The Quran insisted that the world was in a state of ‘zahaliyat’ or utter ignorance before the advent of Prophet Mohammad. To make matters worse, evaluation of rulers of India in the recorded history runs into serious differentials because the communities took a mutually contradictory view of the monarchs who ran their regimes on the diktat of a particular religion or faith.
It is remarkable that Chanakya, the greatest philosopher of ancient India on statecraft, kept the state above divisions of class and region and reminded the king to follow his Dharma or duty that essentially had a secular core. Prime Minister Modi has promised development for all and equal protection of law for every citizen — these are the built-in components of a secular governance that did not need political publicity.
Indian democracy resting on one man one vote and the constitutional mandate of the political executive not carrying any denominational stamp, gives itself a strong secular foundation but some opposition forces indulging in minority politics alleged that the Modi regime was deviating from it. India’s nationhood demands that all communities would respect the country’s national symbols and yet some political elements raised controversies about them for vote bank objectives.
The Indian Constitution defines fundamental duties that called upon the citizens to promote patriotism by showing respect for the national symbols. Politics cannot be allowed to damage the base of nationalism. Prime Minister Modi should strictly put down elements who tried to weaken the nation by questioning its flag or the national anthem.
Fourthly, it is unfortunate that historical repercussions of the cataclysmic Partition that accompanied India’s freedom are still casting their shadow on the present, largely because of the machinations of Pakistan and the doings of pro-Pak elements in this country.
Pakistan continues to raise the issue of Kashmir on the ground that it was a Muslim majority state that need not abide by the accession to India opted for by the Maharaja. The play of Islamic card by the Pak-ISI that resulted in the forced eviction of Kashmiri Pandits from the Valley in the beginning of the Nineties intensified Hindu-Muslim divide in this border state and, in fact, in the entire country.
This happened around the time Pakistan — flush from the victory of anti-Soviet armed campaign in Afghanistan for which it got all the credit from the US — had decided to replicate the Afghan Jihad in Kashmir and sent in the first set of Mujahideen of the dreaded Harkat ul Ansar, a combination of Taliban and what would become Jaish-e-Mohammad — into the Valley to push terrorism there to a new pitch.
Prime Minister Imran Khan has lately made direct attacks on the Modi government for not safeguarding the rights of Muslim minority and permitting ‘Islamophobia’ to grow in India. India’s domestic scene is getting vitiated fast because of the pro-Pak lobbies within the country and outside fomenting a narrative of ‘intolerance’, suppression of ‘diversity’ and violation of human rights.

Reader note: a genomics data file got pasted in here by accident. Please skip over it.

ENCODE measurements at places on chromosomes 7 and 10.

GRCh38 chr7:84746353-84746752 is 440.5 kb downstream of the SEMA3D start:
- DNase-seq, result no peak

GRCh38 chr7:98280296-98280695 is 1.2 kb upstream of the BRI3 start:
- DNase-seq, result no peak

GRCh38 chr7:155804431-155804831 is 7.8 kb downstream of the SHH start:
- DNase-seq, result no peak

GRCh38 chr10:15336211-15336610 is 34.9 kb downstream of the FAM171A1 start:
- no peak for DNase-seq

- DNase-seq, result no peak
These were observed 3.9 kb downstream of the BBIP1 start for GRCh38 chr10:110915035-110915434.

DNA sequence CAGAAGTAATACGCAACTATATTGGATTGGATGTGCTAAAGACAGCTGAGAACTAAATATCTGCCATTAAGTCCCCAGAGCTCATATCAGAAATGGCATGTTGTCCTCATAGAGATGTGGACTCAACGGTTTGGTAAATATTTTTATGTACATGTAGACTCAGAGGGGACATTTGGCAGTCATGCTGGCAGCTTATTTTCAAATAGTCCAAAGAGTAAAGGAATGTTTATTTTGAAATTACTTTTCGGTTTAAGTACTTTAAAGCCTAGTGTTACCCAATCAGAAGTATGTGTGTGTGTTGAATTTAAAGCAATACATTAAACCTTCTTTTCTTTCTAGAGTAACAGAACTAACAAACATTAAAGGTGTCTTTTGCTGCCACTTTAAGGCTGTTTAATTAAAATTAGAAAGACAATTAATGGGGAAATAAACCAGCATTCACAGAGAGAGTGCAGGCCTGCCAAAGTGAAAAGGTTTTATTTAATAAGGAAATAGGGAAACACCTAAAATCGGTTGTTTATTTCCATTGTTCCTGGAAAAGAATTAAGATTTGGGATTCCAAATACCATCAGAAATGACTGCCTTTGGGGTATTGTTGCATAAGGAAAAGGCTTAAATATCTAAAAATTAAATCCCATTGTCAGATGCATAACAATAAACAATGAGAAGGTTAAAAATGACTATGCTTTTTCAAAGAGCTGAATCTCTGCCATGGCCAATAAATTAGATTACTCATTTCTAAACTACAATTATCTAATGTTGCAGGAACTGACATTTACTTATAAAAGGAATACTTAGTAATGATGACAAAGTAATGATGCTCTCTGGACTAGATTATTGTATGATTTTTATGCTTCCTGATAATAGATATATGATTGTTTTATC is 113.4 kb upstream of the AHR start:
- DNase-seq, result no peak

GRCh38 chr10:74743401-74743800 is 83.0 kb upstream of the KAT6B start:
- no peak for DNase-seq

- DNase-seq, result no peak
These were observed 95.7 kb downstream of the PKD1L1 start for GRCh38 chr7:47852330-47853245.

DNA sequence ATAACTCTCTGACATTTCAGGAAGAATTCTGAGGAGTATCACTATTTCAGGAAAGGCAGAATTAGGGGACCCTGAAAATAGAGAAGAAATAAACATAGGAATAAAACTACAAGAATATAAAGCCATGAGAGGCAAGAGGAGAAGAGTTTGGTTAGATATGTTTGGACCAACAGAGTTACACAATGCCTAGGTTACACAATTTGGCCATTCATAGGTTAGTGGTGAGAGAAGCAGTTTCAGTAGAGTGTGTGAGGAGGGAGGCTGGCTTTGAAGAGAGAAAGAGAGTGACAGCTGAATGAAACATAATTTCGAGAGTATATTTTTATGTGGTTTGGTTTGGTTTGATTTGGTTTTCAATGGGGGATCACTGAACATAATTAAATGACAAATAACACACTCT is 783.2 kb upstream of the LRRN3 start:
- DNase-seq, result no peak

Pakistan is once again using cross-border terrorism in Kashmir to whip up the communal divide. Comprehensive ways and means have to be found to check the dangerous erosion of Internal Security caused by the inimical forces operating from outside in concert with pro-Pak elements inside — they were exploiting India’s vulnerability on the communal front.
Finally, the biggest threat to India’s nationhood is from the faith-based terrorism emanating from the growing communal militancy fostered by the exclusivist Islamic extremism. A quick recall of Jamaat-e-Islami, a pro-Pak organisation establishing Students Islamic Movement of India (SIMI) at AMU in 1978 and a militant arm of SIMI called Indian Mujahideen (IM) subsequently joining up with global Islamic organisations like the World Assembly of Muslim Youth (WAMY) and more recently even with ISIS, is enough to show how Pakistan got the opportunity of fishing in the troubled waters of India once the vested interests played up the Minority issues here.
Pak agencies have been sponsoring terror acts in India as part of the ‘proxy war’ against this country and the developments in Afghanistan leading to the return of Taliban-controlled Emirate at Kabul with the full backing of Pakistan as also the emergence of Sino- Pak military alliance primarily working against India, have multiplied this danger to our national security.
This is the time for Indian nationhood to revitalise and reinvigorate itself embracing all — irrespective of caste, creed and region — and for the citizens to rally behind the state in safeguarding the country against external and internal threats. They should realise that there can be no development in a situation of conflict and no growth without security. Internal security presently is on top of our national tasks being a part of our economic mission too.
(The writer is a former Director of Intelligence Bureau)